Owner of Malaysia's Proton shortlists 5 bids for equity sale

AP News
Posted: Sep 28, 2016 10:07 AM
Owner of Malaysia's Proton shortlists 5 bids for equity sale

KUALA LUMPUR, Malaysia (AP) — The owner of Malaysian national carmaker Proton said Wednesday it has shortlisted five potential foreign partners for a tie-up that includes an equity sale aimed at reviving the loss-making company.

Syed Faisal Albar Syed Ali Rethza Albar, managing director of conglomerate DRB-Hicom, says it will remain a "substantial" shareholder of Proton but doesn't rule out selling a majority stake.

DRB-Hicom, which is involved in the auto, banking, services and property sectors, took over Proton from the government in 2012 but has failed to resuscitate the carmaker. The government had to give Proton a 1.25 billion ringgit ($312 million) loan earlier this year on condition that it seeks a strategic partner.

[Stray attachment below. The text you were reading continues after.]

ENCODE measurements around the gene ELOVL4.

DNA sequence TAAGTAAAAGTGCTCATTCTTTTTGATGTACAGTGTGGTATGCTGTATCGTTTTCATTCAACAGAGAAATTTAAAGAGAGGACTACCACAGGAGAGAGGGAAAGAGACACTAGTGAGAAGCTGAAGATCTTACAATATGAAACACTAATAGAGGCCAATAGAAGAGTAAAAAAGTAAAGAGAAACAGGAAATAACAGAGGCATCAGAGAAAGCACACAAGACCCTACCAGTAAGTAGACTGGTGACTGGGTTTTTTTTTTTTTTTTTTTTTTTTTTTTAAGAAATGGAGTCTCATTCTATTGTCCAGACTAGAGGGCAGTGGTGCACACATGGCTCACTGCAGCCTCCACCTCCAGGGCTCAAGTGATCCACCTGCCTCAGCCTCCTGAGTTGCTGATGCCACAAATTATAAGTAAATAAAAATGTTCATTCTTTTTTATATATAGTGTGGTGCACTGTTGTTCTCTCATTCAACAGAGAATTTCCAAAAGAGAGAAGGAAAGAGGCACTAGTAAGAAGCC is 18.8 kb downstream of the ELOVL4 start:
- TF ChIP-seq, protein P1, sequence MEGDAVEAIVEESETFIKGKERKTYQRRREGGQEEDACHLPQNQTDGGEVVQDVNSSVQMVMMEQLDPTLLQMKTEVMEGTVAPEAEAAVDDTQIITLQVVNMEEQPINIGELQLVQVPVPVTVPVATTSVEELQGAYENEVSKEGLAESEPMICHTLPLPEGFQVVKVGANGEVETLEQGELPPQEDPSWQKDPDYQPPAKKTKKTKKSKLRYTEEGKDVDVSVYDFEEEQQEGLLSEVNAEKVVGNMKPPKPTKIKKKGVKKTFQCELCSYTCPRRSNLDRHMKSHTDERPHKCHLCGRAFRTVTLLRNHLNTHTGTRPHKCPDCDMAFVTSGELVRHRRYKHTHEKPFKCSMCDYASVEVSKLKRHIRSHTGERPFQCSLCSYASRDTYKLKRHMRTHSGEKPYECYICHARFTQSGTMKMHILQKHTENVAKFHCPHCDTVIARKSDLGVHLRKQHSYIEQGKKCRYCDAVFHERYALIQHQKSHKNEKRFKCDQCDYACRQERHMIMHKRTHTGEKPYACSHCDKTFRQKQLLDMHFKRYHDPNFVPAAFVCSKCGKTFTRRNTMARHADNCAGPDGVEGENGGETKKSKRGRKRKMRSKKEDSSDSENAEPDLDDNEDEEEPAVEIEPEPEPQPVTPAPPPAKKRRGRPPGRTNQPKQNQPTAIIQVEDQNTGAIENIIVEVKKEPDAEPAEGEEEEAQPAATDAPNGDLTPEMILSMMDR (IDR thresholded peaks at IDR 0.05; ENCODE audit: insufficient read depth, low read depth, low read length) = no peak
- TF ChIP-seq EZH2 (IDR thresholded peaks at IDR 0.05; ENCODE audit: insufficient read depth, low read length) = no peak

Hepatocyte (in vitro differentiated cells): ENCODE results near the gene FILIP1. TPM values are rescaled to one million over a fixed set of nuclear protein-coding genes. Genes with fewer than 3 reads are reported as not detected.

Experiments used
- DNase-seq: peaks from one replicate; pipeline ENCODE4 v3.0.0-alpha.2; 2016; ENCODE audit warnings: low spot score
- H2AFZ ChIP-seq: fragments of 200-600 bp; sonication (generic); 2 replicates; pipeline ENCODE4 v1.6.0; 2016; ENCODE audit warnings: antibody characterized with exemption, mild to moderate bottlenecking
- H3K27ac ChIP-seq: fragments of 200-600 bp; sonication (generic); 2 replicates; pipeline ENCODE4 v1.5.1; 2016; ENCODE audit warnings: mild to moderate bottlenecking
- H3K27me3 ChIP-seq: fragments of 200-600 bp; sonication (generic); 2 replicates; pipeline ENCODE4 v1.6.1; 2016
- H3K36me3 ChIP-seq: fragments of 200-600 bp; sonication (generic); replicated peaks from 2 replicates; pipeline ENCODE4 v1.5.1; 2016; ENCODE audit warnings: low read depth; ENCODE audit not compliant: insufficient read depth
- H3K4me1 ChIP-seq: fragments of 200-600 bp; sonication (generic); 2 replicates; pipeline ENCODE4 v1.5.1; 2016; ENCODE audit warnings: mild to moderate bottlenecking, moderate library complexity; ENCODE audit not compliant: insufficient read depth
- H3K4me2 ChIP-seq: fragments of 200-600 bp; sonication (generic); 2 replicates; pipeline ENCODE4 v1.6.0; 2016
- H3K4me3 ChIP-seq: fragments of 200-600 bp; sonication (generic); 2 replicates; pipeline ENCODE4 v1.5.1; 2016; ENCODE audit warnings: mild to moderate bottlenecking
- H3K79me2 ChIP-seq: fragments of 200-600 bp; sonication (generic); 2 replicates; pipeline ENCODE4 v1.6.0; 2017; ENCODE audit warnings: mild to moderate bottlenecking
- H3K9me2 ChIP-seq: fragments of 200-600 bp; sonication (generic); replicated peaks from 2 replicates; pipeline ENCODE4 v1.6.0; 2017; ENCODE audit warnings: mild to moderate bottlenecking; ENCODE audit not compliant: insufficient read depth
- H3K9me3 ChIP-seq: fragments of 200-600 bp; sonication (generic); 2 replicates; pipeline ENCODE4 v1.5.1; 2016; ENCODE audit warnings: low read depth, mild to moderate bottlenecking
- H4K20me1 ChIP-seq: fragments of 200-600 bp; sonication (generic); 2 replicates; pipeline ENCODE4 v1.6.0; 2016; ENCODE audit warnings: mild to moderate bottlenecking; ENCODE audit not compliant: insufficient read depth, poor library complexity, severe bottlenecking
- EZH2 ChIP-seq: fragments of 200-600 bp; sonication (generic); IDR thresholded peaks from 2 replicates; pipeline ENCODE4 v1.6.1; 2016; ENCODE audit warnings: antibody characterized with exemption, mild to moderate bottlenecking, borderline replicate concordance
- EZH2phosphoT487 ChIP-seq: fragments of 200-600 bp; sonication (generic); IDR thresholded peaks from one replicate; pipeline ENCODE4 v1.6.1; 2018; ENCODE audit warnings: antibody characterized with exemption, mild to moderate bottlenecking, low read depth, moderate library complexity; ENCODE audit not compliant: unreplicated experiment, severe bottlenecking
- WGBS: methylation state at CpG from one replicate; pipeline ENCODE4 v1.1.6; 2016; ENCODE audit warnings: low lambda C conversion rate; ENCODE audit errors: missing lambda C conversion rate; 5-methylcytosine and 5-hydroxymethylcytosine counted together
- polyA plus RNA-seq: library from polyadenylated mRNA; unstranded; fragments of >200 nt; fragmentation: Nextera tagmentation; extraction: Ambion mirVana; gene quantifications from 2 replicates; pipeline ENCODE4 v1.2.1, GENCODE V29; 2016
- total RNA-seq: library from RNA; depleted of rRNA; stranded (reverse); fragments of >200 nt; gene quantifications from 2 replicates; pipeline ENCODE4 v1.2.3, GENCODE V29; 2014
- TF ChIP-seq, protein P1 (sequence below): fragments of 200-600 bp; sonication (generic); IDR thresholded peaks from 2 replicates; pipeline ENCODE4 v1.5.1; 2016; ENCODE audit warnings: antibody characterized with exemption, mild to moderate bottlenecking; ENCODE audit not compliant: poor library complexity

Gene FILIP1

Syed Faisal, who is also Proton's chairman, said it received many proposals but has "nailed down five."

"We are seriously looking at five (bidders) now," he told reporters. "We would like to complete it by the middle of next year but we are striving to close it by the first quarter of next year."

Asked if DRB-Hicom will sell a majority stake, he said: "This is something that is still up in the air. Certainly if you ask me if we are going to sell 70 or 80 percent, definitely not."

Syed Faisal said DRB-Hicom will have to study the proposals to see what is being offered, and how the bidders could provide a strategic, operational and cultural fit for Proton. He declined to name the bidders, saying it was premature.

Local media said DRB-Hicom is considering proposals from Germany's Volkswagen group, Japan's Suzuki Motor and French automakers Peugeot and Renault, among others.

Once the king of Malaysia's roads, Proton's fortunes have dwindled, with its market share falling to under 30 percent from more than two-thirds a decade ago due to greater competition. Proton has for long sought a foreign partner but failed to seal tie-ups due to the government's insistence on maintaining control over the company.